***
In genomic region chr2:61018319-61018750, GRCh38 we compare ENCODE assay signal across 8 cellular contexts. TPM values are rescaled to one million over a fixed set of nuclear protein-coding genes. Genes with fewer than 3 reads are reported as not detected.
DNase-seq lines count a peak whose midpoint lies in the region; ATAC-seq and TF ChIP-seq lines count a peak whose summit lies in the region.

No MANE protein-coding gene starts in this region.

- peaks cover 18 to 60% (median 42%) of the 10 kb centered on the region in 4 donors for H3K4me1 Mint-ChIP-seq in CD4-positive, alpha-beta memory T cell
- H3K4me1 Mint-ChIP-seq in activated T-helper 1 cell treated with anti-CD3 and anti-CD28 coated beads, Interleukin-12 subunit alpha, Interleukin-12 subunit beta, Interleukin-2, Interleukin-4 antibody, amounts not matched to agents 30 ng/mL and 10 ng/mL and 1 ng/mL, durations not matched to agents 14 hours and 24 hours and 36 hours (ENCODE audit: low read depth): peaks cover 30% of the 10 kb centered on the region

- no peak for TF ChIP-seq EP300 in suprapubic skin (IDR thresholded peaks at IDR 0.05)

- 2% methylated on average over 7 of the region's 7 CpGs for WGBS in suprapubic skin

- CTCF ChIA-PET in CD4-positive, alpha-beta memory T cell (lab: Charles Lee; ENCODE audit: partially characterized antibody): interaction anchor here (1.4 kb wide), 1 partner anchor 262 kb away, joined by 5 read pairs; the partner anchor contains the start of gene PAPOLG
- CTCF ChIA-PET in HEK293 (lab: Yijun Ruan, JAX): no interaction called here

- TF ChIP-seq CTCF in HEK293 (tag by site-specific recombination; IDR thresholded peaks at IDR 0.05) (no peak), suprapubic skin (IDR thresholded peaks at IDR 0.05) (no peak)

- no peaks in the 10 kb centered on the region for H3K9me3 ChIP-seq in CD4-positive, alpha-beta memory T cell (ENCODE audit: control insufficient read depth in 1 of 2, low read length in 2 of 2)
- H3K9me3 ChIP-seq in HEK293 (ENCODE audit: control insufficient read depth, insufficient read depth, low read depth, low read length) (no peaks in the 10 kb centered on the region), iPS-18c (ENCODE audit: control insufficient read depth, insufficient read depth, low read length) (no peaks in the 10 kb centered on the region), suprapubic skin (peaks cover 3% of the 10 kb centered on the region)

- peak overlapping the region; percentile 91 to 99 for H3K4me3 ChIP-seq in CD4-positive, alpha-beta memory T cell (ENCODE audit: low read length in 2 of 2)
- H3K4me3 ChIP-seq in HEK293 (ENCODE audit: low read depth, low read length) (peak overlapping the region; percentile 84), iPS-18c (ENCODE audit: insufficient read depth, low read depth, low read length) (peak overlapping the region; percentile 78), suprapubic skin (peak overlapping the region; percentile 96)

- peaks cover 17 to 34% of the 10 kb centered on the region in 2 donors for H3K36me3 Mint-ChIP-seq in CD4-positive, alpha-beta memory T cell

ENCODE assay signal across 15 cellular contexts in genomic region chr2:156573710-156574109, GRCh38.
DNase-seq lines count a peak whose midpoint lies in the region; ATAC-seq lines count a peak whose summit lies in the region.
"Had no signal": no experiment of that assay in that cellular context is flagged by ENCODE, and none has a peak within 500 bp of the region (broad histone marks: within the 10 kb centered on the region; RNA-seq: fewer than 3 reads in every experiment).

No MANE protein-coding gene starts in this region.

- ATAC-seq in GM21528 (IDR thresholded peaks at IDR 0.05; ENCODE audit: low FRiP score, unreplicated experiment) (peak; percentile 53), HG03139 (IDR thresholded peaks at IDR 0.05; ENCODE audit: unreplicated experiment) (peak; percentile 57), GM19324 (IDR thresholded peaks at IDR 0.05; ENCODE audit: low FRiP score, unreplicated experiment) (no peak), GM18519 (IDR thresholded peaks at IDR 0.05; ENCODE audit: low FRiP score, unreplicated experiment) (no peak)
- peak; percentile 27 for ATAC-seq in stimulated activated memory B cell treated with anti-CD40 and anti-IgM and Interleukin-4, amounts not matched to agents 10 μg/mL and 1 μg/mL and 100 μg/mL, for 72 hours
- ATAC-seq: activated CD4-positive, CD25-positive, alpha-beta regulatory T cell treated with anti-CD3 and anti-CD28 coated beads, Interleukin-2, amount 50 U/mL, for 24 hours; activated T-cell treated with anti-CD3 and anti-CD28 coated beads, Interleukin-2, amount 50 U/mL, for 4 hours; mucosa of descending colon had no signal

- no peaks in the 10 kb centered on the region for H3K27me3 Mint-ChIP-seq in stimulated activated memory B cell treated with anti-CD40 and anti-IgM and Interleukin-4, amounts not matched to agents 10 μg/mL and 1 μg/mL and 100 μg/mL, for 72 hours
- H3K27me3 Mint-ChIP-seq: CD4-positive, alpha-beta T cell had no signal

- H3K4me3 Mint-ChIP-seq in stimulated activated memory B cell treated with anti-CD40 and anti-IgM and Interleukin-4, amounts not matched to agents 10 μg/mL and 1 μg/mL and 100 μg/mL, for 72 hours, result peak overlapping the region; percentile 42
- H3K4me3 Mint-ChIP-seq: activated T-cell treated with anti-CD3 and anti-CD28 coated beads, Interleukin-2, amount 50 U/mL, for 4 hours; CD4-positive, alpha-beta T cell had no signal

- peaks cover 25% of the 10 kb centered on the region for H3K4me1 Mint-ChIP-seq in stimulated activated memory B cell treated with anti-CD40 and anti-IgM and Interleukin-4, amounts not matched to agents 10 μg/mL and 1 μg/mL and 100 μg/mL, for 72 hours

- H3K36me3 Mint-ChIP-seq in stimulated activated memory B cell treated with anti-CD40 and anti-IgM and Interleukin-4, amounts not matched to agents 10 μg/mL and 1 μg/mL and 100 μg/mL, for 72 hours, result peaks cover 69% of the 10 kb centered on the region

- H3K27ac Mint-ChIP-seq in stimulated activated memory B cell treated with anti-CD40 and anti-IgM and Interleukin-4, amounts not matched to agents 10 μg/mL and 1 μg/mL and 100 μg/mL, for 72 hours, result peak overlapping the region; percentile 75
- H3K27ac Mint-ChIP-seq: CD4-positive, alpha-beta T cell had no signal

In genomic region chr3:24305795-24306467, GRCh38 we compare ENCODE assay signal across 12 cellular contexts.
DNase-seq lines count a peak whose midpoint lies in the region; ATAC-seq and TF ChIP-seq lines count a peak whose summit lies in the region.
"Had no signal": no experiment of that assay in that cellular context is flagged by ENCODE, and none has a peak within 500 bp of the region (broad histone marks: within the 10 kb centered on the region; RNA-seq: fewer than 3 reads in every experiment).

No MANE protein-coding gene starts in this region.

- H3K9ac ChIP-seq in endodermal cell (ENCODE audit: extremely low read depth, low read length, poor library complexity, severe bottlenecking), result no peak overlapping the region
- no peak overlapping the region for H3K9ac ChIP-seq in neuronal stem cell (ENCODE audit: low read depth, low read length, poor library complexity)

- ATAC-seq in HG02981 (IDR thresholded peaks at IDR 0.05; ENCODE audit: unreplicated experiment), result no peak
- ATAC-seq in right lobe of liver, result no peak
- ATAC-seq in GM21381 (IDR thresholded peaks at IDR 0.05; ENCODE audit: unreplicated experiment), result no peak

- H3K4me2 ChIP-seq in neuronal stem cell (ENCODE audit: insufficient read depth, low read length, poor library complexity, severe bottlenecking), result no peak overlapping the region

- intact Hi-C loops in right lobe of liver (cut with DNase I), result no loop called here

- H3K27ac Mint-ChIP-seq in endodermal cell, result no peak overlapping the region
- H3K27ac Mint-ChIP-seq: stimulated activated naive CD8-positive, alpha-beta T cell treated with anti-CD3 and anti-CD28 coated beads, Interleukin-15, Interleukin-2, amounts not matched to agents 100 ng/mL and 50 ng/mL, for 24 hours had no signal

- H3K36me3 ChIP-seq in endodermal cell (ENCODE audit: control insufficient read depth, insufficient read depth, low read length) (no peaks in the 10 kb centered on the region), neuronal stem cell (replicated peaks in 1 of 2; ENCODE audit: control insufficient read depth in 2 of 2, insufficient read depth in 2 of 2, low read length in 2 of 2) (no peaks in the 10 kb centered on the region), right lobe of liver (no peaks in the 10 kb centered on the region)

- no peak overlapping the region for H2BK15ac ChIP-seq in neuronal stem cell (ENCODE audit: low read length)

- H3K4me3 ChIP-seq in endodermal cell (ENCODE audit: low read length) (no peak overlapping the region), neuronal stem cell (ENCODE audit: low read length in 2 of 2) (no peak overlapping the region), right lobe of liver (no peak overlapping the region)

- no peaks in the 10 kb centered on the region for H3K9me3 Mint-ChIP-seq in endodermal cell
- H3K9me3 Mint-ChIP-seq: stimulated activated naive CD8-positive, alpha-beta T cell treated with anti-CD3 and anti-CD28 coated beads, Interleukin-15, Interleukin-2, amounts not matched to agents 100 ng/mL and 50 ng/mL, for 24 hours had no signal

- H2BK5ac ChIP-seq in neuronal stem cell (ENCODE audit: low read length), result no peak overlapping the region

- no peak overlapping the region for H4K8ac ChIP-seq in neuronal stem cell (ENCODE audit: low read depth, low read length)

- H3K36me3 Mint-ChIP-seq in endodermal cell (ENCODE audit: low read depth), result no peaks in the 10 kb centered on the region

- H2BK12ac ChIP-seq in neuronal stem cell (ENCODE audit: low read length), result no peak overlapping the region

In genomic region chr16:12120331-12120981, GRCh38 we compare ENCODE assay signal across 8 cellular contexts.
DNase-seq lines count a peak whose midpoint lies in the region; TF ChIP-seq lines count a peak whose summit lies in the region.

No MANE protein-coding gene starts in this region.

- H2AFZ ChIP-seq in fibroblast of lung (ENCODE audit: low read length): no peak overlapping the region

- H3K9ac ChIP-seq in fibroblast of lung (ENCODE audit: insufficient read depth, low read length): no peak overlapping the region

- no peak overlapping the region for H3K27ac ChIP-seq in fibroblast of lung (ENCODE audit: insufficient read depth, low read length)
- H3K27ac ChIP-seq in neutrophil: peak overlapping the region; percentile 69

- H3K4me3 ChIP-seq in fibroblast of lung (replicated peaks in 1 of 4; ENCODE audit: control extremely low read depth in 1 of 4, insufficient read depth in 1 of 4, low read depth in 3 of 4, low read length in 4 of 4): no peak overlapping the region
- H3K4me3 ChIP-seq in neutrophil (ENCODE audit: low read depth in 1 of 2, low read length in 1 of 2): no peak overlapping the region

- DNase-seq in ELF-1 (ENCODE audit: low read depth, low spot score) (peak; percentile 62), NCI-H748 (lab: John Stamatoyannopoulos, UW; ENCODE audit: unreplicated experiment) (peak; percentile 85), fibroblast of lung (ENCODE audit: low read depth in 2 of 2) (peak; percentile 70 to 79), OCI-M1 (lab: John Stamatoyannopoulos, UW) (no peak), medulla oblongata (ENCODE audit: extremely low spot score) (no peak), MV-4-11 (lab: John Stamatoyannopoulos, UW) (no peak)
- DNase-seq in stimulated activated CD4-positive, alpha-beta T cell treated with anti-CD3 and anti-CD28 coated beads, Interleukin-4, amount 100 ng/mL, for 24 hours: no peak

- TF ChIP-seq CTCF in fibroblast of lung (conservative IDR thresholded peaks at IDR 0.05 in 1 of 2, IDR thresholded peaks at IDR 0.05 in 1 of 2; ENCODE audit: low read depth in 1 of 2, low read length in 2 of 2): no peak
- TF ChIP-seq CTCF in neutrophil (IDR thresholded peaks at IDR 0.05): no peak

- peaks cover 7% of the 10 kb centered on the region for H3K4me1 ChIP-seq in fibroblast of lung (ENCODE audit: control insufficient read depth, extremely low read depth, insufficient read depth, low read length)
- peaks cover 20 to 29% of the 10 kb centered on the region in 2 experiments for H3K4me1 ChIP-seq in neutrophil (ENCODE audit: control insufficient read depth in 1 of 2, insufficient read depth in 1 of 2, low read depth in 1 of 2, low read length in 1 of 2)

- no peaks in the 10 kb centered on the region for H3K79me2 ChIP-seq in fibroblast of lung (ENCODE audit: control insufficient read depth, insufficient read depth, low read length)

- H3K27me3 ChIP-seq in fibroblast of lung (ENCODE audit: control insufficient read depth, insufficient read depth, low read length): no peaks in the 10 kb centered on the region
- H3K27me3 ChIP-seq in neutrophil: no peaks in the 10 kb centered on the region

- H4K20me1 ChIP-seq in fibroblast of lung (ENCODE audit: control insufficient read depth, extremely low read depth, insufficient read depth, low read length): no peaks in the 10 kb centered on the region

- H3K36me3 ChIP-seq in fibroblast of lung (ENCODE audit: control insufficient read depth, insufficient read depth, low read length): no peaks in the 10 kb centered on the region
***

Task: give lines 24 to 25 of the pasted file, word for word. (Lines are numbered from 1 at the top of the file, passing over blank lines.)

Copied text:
- H3K27me3 Mint-ChIP-seq: CD4-positive, alpha-beta T cell had no signal

- H3K4me3 Mint-ChIP-seq in stimulated activated memory B cell treated with anti-CD40 and anti-IgM and Interleukin-4, amounts not matched to agents 10 μg/mL and 1 μg/mL and 100 μg/mL, for 72 hours, result peak overlapping the region; percentile 42